Tentzeris, Emmanouil M.

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Now showing 1 - 4 of 4
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    Inkjet‐/3D‐Printed Paper/Polymer‐Based "Green" RFID and Wireless Sensor Nodes: The Final Step to Bridge Cognitive Intelligence
    (Georgia Institute of Technology, 2016-01-12) Tentzeris, Emmanouil M.
    In this talk, inkjet-printed flexible antennas, RF electronics and sensors fabricated on paper and other polymer (e.g.LCP) substrates are introduced as a system-level solution for ultra-low-cost mass production of UHF Radio Frequency Identification (RFID) Tags and Wireless Sensor Nodes (WSN) in an approach that could be easily extended to other microwave and wireless applications. The talk will cover examples from UHF up to the millimeter-wave frequency ranges. A compact inkjet-printed UHF "passive-RFID" antenna using the classic T-match approach and designed to match IC's complex impedance, is presented as a the first demonstrating prototype for this technology. Then, Prof. Tentzeris will briefly touch up the state-of-the-art area of fully-integrated wireless sensor modules on paper or flexible LCP and show the first ever 20 sensor integration with an RFID tag module on paper, as well as numerous 30 multilayer paper-based and LCP-based RF/microwave structures, that could potentially set the foundation for the truly convergent wireless sensor ad-hoc networks of the future with enhanced cognitive intelligence and "rugged" packaging. Prof. Tentzeris will discuss issues concerning the power sources of "near-perpetual" RF modules, including flexible minaturized batteries as well as power-scavenging approaches involving thermal, EM, vibration and solar energy forms. The final step of the presentation will involve examples from wearable (e.g. biomonitoring) antennas and RF modules, as well as the first examples of the integration of inkjet-printed nanotechnology-based (e.g.CNT) sensors on paper and organic substrates. It has to be noted that the talk will review and present challenges for inkjet-printed organic active and nonlinear devices as well as future directions in the area of environmentally-friendly ("green") RF electronics and "smart-skin' conformal sensors.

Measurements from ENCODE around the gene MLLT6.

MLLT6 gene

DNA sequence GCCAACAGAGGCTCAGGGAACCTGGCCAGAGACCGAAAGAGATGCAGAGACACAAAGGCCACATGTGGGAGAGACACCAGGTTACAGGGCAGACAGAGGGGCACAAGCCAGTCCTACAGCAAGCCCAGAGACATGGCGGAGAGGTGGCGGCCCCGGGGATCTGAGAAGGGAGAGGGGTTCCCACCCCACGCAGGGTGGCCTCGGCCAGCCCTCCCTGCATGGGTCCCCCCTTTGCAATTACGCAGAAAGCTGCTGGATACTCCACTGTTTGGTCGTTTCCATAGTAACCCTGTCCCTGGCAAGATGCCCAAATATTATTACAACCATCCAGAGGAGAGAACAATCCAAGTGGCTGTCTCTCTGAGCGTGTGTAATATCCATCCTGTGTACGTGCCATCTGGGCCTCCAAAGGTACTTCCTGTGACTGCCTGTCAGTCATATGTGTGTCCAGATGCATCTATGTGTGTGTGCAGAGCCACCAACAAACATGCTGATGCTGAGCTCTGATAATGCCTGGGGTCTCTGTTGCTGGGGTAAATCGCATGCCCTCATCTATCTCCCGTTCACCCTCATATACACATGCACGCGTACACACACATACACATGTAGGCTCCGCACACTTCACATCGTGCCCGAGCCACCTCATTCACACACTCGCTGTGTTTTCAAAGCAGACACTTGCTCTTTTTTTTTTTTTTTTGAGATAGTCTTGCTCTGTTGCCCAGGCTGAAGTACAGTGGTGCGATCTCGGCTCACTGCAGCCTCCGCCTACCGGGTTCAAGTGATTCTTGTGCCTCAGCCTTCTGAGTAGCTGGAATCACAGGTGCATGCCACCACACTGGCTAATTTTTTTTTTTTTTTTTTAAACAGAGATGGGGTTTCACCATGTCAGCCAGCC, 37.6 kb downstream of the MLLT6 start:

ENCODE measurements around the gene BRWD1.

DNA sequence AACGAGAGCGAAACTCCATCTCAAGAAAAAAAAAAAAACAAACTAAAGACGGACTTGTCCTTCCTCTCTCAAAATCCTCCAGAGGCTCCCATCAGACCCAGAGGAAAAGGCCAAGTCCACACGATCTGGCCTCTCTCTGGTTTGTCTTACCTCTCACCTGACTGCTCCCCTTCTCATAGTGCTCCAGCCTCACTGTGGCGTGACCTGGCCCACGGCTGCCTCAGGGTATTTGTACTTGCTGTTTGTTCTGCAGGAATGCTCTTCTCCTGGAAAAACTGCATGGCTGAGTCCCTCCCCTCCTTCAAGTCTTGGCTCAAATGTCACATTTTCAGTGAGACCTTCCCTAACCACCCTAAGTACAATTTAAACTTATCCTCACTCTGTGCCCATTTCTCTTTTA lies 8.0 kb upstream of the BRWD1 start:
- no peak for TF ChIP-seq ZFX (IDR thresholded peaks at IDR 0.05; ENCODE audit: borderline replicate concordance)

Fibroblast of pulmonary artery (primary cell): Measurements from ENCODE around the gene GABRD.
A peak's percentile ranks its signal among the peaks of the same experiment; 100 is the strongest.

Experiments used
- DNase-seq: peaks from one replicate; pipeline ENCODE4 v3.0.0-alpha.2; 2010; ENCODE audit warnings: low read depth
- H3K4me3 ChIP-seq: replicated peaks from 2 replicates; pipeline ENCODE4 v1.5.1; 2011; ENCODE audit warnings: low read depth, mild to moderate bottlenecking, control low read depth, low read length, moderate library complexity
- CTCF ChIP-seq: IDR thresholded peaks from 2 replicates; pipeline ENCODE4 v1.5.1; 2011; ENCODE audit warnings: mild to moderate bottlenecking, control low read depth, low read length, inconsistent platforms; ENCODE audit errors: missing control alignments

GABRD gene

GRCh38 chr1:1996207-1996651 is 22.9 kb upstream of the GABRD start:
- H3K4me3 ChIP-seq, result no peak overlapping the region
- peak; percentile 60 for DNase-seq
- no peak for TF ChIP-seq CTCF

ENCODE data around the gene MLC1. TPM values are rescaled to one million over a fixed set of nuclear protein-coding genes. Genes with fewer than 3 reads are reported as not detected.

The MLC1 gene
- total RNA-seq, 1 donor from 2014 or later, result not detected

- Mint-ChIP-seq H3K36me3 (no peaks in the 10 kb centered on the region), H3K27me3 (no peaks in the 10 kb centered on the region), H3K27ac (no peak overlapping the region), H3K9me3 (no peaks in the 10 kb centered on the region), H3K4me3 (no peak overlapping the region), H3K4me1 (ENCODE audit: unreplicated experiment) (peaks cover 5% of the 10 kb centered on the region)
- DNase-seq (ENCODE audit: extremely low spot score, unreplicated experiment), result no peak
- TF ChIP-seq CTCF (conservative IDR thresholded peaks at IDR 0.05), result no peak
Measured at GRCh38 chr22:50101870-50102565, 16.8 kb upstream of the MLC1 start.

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    Effect of Permittivity and Permeability of a Flexible Magnetic Composite Material on the Performance and Miniaturization Capability of Planar Antennas for RFID and Wearable Wireless Applications
    (Georgia Institute of Technology, 2009-12) Martin, Lara J. ; Ooi, Sooliam ; Staiculescu, Daniela ; Hill, Michael D. ; Wong, C. P. ; Tentzeris, Emmanouil M.